Once government restrictions were issued at the beginning of the pandemic in March 2020, Duolingo saw a 300% rise in new users anxious to make productive use of their time in isolation. An overall 30 million new users accessed the free language learning software in the weeks after lockdown. Unfortunately, there is a wealth of difference between installing an app, and learning a new language. An informal study estimates that course completion rates fall as low as 0.01% for Spanish learners (second most popular language on Duolingo), and peak at 0.24% for Ukrainian learners. I, and many others, are victim to this crushing curve of failure, which seems to beg the important question: Why is it that so few people complete a Duolingo Course?
Cindy Blanco, a senior language scientist at Duolingo, suggests that differences in goals might provide for such low success rates. After all, many people approaching softwares such as these are not in search of complete mastery over a certain language. Cindy poses an example: “I want to go to Portugal and feel comfortable ordering in a restaurant, how much of the course do I need to work on to feel comfortable with that experience?” Clearly the answer must cover a fraction of the entire course based upon the specificity of our ambitions. To an extent this is agreeable, but unfortunately many seldom go on to achieve even their small goals, and thus even topic completion rates are estimated to fall extremely low throughout the app. What then, is the key to success?
The common sentiment between many duolingo users, (me included!) is that individual motivation is often particularly volatile, and thus one day you could spend a few hours laboriously progressing through topics, and the other would be completely absent from any activity. The typical language learning curve exhibits an initial spike in interest, before an almost inescapable plummet extracts the large majority of online language learners away from their course. It is perhaps this common initial misconception of the effort and time involved to even attempt to reach proficiency. It is often said that consistency is the best approach to combat the unforgiving language learning curve. Though it might be dismissed as trivial advice, I think it bears more importance than it seems to let on. Replacing these high energy bursts of motivation with slow, controlled practice over an extended time period is regarded by many successful language learners as the most important thing to be considered when taking a course.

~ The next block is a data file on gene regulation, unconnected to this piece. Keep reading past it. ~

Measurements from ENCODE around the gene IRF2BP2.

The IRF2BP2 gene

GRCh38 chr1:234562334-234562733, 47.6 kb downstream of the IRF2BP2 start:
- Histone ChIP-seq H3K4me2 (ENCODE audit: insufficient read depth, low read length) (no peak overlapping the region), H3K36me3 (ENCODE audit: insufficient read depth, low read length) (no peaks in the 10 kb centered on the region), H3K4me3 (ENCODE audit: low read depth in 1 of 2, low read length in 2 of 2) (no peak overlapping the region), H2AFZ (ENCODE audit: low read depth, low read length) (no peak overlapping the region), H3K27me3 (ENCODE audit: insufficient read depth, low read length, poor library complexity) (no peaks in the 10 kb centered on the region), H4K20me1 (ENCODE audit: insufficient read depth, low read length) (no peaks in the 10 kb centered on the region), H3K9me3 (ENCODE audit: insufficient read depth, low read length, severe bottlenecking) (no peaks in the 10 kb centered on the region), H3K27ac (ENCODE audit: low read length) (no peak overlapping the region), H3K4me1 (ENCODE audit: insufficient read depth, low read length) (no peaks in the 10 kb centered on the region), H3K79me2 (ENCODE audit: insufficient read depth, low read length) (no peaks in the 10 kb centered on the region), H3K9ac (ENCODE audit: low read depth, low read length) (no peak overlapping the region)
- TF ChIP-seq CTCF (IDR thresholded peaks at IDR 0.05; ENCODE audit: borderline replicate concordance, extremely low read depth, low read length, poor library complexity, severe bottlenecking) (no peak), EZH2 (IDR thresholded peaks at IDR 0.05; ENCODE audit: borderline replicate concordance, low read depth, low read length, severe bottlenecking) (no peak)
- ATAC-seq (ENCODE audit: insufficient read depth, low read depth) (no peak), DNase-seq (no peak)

Once we extricate ourselves from this insistence on perfection and hastiness, we will begin to obtain the value out of the courses that we take, and no longer will be afraid to revisit material for further revision. In short, people often fail to complete online language courses for the simple fact that they neglect to envision the long-term prospects of their journey through the exciting new opportunities available online in the 21st century.